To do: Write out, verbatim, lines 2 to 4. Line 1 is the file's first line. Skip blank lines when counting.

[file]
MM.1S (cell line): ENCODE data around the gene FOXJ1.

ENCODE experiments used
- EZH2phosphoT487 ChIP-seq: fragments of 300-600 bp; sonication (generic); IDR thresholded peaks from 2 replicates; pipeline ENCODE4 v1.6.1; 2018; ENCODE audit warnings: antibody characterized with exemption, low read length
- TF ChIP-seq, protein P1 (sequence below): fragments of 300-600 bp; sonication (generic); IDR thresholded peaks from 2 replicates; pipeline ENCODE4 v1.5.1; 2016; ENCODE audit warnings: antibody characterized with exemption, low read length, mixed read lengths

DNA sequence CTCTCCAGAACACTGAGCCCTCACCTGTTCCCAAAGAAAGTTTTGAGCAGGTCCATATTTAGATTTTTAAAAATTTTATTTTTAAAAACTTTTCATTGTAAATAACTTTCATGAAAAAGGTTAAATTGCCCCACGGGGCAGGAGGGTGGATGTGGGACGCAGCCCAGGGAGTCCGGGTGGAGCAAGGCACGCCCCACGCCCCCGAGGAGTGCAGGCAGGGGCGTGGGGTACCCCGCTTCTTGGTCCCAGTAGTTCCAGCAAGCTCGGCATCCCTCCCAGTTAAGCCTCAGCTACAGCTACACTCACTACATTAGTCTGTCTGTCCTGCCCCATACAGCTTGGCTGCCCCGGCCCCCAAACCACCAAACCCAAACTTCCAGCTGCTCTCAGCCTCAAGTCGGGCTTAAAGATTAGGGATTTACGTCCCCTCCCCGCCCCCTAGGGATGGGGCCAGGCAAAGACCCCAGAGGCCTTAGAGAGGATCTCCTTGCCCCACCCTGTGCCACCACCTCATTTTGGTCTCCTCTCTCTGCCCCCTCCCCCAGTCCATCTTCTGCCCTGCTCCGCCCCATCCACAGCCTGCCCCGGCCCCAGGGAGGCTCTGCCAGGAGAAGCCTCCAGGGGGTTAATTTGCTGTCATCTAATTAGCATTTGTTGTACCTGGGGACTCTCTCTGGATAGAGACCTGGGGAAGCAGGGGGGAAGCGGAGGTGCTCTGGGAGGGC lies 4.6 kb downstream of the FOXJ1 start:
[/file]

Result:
ENCODE experiments used
- EZH2phosphoT487 ChIP-seq: fragments of 300-600 bp; sonication (generic); IDR thresholded peaks from 2 replicates; pipeline ENCODE4 v1.6.1; 2018; ENCODE audit warnings: antibody characterized with exemption, low read length
- TF ChIP-seq, protein P1 (sequence below): fragments of 300-600 bp; sonication (generic); IDR thresholded peaks from 2 replicates; pipeline ENCODE4 v1.5.1; 2016; ENCODE audit warnings: antibody characterized with exemption, low read length, mixed read lengths